Code Heatmaps

BOLT has gained the ability to print code heatmaps based on sampling-based LBR profiles generated by perf. The output is produced in colored ASCII to be displayed in a color-capable terminal. It looks something like this:

Heatmaps can be generated for BOLTed and non-BOLTed binaries. You can use them to compare the code layout before and after optimizations.

To generate a heatmap, start with running your app under perf:

$ perf record -e cycles:u -j any,u -- <executable with args>

or if you want to monitor the existing process(es):

$ perf record -e cycles:u -j any,u [-p PID|-a] -- sleep <interval>

Running with LBR (-j any,u or -b) is recommended. Heatmaps can be generated from basic events by using the llvm-bolt-heatmap option -nl (no LBR) but such heatmaps do not have the coverage provided by LBR and may only be useful for finding event hotspots at larger code block granularities.

Once the run is complete, and is generated, run llvm-bolt-heatmap:

$ llvm-bolt-heatmap -p <executable>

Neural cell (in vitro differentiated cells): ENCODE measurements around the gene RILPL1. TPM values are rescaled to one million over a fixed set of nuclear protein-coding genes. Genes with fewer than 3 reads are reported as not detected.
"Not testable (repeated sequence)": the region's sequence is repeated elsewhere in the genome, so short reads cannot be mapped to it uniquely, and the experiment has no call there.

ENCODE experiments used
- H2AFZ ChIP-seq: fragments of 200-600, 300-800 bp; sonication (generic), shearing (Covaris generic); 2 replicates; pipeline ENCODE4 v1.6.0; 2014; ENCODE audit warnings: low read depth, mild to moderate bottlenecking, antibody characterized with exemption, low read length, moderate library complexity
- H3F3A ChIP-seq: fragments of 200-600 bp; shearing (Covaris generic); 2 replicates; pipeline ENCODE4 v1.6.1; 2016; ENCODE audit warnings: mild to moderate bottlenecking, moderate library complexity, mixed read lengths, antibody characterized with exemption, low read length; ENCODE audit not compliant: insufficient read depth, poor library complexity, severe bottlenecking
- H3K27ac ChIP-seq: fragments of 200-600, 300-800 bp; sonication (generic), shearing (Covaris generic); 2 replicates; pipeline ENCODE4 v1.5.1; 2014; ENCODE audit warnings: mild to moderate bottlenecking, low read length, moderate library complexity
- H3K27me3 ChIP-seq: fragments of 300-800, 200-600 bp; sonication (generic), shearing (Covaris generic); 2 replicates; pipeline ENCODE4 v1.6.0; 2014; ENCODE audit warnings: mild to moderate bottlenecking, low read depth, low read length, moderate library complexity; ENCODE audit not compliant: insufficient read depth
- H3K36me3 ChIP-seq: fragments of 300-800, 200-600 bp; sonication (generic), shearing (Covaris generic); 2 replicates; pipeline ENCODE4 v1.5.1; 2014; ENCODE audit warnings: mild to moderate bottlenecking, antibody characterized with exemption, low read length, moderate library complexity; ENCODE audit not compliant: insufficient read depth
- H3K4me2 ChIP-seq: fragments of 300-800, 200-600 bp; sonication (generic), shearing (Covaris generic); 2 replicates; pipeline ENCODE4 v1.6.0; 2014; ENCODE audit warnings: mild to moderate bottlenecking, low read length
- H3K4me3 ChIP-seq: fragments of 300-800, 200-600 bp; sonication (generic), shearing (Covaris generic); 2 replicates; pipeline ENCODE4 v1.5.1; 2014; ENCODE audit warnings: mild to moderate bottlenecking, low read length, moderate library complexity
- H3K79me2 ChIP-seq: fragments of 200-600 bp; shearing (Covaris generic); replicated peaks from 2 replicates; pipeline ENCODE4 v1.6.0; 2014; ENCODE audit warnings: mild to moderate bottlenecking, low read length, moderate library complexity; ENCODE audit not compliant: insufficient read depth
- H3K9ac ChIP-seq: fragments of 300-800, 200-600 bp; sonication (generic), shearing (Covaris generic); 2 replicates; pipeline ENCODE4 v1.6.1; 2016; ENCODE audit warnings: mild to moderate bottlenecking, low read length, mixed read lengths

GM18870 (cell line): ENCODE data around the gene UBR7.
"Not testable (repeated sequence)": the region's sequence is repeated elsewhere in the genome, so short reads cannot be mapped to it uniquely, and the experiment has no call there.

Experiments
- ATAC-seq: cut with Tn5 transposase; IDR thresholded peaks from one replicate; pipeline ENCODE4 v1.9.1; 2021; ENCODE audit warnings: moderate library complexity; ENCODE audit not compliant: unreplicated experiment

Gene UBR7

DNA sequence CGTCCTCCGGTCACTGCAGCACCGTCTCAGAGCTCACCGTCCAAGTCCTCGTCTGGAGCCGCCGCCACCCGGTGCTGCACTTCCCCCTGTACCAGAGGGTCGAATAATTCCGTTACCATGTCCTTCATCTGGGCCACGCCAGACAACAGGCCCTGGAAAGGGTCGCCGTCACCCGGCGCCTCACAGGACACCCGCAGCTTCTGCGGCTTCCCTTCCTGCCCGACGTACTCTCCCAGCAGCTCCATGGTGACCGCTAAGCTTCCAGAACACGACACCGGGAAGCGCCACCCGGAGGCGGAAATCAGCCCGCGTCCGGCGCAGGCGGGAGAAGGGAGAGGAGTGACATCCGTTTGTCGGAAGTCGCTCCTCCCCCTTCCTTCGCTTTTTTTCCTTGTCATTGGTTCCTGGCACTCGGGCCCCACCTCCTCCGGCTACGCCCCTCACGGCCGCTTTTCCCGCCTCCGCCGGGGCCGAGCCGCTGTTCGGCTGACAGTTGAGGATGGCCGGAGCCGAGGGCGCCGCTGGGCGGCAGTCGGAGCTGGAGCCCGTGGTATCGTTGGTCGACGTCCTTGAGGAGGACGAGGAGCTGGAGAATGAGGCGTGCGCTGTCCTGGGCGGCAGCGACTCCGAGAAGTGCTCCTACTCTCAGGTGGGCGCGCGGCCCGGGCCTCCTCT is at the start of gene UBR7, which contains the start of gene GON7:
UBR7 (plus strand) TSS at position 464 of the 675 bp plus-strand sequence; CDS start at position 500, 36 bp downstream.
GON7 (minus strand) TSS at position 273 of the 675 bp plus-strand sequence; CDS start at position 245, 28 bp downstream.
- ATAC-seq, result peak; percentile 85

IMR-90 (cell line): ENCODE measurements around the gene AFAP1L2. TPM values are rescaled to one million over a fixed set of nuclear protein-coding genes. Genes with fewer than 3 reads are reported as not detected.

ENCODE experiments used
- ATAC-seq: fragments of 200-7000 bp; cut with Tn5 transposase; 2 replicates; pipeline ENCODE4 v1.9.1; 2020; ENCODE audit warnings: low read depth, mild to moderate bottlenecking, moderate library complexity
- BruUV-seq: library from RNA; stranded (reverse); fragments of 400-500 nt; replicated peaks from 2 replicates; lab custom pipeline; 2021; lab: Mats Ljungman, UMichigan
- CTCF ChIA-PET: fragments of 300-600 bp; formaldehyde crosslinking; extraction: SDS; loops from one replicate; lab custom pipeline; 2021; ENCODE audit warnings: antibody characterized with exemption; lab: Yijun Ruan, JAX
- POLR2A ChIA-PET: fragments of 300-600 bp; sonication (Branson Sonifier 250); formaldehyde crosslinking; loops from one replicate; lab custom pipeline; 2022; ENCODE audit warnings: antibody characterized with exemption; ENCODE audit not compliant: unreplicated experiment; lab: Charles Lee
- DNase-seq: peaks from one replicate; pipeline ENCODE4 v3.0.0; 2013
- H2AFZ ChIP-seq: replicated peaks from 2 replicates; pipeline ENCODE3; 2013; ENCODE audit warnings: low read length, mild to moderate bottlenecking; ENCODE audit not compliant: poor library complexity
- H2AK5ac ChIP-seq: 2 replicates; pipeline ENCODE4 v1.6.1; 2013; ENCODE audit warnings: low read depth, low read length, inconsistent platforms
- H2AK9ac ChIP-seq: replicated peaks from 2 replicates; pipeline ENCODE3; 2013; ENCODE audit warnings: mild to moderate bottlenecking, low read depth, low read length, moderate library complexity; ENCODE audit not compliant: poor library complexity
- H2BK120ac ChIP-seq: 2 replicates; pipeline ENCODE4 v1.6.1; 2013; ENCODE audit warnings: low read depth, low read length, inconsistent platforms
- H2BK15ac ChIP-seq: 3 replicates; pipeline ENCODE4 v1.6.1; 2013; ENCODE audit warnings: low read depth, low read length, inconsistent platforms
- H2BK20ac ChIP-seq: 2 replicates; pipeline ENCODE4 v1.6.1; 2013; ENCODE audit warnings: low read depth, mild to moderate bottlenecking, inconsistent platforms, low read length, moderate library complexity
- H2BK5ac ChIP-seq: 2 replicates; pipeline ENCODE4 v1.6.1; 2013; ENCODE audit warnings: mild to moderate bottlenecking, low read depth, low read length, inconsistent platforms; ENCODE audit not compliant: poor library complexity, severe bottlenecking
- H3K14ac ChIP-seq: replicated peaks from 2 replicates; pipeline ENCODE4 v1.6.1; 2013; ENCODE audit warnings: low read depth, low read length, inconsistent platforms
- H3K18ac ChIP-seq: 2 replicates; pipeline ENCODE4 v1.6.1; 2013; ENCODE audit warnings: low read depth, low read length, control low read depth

By default the heatmap will be dumped to stdout. You can change it with -o <heatmapfile> option. Each character/block in the heatmap shows the execution data accumulated for corresponding 64 bytes of code. You can change this granularity with a -block-size option. E.g. set it to 4096 to see code usage grouped by 4K pages. Other useful options are:

-line-size=<uint>   - number of entries per line (default 256)
-max-address=<uint> - maximum address considered valid for heatmap (default 4GB)

If you prefer to look at the data in a browser (or would like to share it that way), then you can use an HTML conversion tool. E.g.:

$ aha -b -f <heatmapfile> > <heatmapfile>.html